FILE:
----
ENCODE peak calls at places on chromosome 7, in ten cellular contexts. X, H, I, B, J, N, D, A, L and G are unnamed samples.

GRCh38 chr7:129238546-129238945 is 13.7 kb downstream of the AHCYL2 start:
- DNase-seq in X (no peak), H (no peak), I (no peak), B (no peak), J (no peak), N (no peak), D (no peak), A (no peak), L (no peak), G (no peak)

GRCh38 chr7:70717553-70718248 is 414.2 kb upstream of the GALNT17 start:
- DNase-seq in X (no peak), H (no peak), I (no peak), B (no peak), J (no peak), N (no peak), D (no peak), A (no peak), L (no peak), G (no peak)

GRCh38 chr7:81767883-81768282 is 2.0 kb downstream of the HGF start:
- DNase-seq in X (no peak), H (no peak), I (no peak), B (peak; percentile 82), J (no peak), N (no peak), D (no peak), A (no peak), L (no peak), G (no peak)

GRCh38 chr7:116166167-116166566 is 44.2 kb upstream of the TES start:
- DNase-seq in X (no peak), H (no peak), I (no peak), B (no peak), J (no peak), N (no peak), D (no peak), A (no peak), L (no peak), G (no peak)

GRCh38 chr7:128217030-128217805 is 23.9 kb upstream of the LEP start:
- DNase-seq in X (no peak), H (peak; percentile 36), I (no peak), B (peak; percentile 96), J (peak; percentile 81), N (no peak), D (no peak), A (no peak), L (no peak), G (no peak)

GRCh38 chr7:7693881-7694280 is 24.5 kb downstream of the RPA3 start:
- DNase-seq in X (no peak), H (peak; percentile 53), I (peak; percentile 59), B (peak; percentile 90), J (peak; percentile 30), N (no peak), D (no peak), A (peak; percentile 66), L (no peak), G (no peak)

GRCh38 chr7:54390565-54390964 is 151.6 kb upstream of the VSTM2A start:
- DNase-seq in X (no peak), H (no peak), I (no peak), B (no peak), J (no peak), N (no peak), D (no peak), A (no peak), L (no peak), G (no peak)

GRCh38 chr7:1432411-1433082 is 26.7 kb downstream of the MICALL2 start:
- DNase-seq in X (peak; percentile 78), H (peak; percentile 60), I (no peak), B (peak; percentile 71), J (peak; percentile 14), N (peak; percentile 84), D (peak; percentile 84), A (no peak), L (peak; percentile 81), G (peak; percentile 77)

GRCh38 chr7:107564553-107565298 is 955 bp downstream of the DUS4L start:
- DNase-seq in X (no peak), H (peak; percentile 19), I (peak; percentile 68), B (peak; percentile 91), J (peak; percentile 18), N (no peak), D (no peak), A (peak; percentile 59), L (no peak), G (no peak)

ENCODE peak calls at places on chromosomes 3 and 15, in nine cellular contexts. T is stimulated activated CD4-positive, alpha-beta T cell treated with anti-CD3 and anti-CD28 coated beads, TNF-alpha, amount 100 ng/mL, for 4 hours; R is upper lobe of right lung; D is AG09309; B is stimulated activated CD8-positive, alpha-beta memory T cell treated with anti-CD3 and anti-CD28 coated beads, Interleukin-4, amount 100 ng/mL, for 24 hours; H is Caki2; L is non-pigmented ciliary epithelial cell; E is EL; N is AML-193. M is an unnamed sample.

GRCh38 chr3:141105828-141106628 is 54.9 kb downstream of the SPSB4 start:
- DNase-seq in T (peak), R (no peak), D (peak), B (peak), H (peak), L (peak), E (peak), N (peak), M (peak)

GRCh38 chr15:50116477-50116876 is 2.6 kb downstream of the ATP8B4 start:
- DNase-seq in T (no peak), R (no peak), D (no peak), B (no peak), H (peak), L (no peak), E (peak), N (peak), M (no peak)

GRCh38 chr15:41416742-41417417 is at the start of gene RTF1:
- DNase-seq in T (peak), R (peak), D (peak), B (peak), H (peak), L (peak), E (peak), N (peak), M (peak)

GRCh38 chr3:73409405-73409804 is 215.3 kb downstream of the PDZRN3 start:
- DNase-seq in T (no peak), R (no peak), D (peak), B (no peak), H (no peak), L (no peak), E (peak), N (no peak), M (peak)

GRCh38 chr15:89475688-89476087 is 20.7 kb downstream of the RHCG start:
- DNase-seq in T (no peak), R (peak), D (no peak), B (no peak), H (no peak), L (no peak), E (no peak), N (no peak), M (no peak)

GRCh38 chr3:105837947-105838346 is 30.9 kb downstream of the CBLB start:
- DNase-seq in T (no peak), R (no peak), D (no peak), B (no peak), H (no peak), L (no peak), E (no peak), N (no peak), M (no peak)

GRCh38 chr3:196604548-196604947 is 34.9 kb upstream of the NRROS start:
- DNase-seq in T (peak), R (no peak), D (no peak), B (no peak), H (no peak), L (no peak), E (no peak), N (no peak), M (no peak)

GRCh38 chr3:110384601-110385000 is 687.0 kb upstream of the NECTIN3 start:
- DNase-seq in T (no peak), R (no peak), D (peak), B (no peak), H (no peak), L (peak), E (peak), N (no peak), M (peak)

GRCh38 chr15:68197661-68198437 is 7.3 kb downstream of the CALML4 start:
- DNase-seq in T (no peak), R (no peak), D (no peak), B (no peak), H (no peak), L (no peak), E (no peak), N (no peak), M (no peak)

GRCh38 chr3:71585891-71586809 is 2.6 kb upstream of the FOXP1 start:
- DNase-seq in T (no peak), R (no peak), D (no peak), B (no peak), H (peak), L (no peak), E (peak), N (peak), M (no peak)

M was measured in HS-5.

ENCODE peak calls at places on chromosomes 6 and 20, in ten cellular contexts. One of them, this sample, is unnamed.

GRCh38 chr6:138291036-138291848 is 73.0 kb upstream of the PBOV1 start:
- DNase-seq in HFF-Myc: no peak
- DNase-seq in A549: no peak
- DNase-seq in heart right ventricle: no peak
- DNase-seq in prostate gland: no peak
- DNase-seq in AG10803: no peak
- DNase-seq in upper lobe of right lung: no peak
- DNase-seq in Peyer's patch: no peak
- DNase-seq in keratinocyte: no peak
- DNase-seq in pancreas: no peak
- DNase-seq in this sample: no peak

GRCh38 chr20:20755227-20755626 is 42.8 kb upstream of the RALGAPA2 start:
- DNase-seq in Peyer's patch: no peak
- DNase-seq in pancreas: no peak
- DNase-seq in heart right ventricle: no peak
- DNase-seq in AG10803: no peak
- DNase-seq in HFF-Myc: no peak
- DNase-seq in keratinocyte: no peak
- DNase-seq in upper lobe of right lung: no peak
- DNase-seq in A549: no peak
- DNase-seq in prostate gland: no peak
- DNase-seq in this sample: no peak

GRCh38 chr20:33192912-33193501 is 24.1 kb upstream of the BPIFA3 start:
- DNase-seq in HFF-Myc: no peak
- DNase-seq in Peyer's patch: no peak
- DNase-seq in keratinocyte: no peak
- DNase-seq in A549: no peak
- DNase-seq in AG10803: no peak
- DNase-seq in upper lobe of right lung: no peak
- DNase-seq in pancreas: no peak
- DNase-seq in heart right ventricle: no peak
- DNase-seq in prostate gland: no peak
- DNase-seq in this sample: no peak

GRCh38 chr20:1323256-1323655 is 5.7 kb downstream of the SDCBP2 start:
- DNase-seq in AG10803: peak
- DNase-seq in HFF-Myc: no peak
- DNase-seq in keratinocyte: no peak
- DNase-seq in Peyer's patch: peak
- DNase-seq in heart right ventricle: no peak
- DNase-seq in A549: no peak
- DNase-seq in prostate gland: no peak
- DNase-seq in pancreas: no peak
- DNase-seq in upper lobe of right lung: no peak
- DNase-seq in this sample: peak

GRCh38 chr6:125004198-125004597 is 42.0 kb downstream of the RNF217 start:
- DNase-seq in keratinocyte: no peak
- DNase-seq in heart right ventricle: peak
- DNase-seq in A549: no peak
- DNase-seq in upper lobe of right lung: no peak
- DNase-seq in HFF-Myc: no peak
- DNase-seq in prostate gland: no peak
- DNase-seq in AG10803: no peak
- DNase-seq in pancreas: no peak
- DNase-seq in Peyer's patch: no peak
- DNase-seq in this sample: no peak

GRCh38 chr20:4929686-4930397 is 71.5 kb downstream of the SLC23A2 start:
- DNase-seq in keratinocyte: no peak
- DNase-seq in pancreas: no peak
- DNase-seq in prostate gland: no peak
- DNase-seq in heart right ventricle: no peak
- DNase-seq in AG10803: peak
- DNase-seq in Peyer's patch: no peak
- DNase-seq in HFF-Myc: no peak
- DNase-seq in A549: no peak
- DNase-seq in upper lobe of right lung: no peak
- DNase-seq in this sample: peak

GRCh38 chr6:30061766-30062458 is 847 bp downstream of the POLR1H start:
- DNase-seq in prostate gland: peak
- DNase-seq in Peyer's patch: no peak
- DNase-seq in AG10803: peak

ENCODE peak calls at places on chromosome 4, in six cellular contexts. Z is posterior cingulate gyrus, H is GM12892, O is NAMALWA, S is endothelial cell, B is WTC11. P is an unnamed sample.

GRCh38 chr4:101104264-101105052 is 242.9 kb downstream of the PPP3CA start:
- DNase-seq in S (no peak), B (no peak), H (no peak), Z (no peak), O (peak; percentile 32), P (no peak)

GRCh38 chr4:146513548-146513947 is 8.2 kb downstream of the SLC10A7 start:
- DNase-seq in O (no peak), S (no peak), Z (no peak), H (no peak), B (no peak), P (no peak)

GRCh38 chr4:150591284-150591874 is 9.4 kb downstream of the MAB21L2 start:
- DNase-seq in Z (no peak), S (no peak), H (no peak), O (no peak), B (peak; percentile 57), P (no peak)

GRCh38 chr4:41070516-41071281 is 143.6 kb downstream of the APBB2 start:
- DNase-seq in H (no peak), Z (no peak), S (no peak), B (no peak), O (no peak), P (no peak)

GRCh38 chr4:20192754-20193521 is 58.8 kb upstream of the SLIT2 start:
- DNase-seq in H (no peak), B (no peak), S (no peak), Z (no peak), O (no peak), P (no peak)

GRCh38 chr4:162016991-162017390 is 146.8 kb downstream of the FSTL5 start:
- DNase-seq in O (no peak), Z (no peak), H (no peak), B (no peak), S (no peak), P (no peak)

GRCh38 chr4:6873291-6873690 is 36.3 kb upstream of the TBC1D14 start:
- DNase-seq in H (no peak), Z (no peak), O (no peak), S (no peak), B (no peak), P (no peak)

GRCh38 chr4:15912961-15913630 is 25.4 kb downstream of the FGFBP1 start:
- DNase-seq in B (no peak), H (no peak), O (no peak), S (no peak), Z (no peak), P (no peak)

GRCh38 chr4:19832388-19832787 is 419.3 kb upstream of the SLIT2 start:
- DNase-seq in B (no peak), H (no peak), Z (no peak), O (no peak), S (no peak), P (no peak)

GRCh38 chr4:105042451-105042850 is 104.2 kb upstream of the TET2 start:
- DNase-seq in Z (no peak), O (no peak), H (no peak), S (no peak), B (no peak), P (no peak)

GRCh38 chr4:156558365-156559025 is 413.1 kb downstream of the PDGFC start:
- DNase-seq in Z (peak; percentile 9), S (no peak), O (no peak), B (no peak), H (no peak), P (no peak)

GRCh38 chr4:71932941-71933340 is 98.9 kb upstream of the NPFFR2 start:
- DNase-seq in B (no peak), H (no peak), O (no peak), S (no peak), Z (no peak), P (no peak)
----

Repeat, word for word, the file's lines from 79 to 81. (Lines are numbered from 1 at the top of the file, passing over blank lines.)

- DNase-seq in keratinocyte: no peak
- DNase-seq in Peyer's patch: peak
- DNase-seq in heart right ventricle: no peak